Figure 12 Schematic diagram showing the relationship of the Atlantic SSTA in spring, the MJO persistent anomalies in summer, and the ENSO events in winter.
6 Conclusions and discussion

In this paper, we have discussed the relationship between spring Atlantic SSTA and persistent summer MJO anomalies. We infer that warmer spring Atlantic SST could lead to persistent summer MJO anomalies over the Indian Ocean, while colder spring Atlantic SST tends to cause persistent summer MJO anomalies over the Pacific Ocean. There are two possible pathways for the spring Atlantic SSTA leading to the persistent summer MJO anomalies. One involves the cyclone/anticyclone caused by the Atlantic Ocean SSTA, which affects the equatorial vertical circulation. This circulation pattern leads to strengthening or weakening of the Walker circulation in summer, so that anomalous updraft occurs over the equatorial region of the Indian Ocean or the eastern Pacific. The other pathway involves the high/low pressure anomaly caused by the North Atlantic triple SSTA pattern, which is transmitted to the mid–low latitudes by the circumglobal teleconnection pattern, affecting the convective activity over the Indian Ocean. The Indian Ocean relaying effect is also a possible mechanism for the spring Atlantic SSTA influencing the persistent summer MJO anomalies.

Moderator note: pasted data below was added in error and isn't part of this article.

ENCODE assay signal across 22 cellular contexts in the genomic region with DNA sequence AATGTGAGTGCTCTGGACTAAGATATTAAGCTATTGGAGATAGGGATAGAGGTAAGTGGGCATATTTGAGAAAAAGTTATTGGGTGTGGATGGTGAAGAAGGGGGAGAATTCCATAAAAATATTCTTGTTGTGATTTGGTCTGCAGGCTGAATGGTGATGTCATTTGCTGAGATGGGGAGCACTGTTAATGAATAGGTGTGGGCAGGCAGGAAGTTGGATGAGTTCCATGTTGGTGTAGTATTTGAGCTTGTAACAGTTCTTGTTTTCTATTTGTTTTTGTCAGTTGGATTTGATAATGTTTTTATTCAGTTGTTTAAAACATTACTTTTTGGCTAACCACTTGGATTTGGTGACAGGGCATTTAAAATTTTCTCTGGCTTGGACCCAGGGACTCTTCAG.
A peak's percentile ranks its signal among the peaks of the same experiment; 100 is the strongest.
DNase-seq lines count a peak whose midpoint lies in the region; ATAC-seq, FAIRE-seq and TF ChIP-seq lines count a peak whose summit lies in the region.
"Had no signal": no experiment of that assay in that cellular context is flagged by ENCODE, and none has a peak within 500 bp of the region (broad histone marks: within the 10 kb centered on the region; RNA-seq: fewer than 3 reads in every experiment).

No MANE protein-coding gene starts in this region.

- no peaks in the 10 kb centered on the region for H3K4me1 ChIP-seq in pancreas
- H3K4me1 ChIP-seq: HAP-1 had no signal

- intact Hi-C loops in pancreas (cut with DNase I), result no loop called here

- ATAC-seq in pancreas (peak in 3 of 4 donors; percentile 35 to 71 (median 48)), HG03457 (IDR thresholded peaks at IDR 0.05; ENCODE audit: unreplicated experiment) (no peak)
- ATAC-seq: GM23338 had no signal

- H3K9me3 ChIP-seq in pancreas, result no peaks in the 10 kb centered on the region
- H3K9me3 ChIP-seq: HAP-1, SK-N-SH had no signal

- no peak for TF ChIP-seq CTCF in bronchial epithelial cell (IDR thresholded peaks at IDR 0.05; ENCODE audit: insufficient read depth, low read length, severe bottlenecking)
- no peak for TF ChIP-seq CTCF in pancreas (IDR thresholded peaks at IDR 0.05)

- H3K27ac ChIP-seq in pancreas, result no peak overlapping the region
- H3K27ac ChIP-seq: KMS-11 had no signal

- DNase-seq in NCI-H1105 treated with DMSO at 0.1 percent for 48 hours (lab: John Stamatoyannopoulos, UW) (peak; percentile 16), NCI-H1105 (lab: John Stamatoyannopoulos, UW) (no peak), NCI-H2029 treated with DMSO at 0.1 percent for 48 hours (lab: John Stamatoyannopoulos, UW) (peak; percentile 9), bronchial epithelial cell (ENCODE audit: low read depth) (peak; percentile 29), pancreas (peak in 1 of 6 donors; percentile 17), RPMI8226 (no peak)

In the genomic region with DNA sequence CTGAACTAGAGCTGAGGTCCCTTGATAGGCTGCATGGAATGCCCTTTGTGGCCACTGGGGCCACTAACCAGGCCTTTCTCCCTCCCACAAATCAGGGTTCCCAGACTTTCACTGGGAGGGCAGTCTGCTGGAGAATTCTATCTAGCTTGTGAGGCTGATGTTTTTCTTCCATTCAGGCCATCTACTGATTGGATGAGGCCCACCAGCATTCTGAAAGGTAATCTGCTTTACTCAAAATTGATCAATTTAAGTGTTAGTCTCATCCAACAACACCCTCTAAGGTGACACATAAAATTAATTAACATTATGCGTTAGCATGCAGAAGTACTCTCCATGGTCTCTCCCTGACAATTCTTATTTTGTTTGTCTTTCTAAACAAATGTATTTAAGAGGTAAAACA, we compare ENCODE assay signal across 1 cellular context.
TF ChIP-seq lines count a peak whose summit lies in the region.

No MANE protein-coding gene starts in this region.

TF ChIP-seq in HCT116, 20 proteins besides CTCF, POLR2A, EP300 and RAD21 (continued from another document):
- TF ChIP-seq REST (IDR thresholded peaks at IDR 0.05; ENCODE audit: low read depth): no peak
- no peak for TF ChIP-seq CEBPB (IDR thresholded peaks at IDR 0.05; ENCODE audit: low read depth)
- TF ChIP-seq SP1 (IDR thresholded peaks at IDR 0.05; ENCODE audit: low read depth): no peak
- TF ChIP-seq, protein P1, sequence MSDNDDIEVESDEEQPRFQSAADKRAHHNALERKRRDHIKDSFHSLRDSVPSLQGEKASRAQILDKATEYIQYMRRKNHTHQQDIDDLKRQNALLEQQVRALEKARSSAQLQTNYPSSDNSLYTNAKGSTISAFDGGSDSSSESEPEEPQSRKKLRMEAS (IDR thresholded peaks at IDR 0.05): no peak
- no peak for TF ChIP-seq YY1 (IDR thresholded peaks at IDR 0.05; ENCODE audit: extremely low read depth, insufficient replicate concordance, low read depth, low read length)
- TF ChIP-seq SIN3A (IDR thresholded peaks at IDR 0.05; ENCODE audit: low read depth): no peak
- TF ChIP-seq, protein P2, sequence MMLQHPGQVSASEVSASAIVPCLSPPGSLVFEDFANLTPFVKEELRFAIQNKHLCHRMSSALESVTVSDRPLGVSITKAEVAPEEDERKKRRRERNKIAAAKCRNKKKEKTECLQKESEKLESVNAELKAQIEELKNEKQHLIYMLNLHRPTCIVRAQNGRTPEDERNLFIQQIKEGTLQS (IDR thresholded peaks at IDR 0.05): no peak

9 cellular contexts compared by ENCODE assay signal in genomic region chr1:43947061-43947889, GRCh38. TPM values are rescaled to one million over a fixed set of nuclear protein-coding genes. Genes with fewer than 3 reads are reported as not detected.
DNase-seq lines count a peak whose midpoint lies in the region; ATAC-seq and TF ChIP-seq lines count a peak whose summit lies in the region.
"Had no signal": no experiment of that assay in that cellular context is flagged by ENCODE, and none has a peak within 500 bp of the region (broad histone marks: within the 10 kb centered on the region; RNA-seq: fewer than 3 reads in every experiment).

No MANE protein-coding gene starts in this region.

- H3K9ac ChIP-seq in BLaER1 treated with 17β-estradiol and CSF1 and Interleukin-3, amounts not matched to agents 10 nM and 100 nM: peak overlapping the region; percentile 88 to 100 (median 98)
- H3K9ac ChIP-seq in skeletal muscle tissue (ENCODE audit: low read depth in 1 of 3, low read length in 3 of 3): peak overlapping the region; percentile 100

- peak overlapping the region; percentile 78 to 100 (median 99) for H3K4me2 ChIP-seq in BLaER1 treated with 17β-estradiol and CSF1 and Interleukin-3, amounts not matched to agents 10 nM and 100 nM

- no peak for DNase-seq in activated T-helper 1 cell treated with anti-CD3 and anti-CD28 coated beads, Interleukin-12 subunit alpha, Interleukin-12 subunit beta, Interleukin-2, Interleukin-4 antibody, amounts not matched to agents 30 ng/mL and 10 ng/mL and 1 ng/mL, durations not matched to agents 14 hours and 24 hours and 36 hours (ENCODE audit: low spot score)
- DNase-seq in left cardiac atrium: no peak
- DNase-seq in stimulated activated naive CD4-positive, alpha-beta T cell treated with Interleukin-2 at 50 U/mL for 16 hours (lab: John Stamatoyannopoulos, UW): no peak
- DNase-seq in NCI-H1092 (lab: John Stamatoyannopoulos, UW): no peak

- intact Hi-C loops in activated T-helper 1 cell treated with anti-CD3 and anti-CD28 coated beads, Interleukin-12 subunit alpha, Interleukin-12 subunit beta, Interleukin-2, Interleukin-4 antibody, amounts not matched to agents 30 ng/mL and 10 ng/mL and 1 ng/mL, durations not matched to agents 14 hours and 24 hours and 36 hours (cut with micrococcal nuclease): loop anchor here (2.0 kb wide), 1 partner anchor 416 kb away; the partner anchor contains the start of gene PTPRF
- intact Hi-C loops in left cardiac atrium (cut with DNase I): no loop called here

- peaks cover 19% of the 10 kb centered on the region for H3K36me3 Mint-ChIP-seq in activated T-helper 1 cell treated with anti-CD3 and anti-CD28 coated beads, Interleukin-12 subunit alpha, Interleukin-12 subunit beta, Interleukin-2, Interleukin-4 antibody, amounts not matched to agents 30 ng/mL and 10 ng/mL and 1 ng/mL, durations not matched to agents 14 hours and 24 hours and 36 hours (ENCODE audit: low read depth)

Given the increasing number of studies on the role of Atlantic SST in triggering ENSO events, we speculate whether the MJO may be one of the pathways to connect the two oceans. Based on the evidence that MJO can affect the occurrence of ENSO events (Yan et al., 2016), we infer that the persistent summer MJO anomalies may be a possible way. Since MJO is an important system in the tropical atmosphere that links the Atlantic and Pacific oceans, we raise a presumption that oceanic signal is transmitted into the atmosphere and then back to the ocean, in this paper. In this air–sea interaction mechanism, the signal of persistent summer MJO anomalies or even spring Atlantic SSTA could be regarded as an important indicator for the occurrence of winter ENSO events.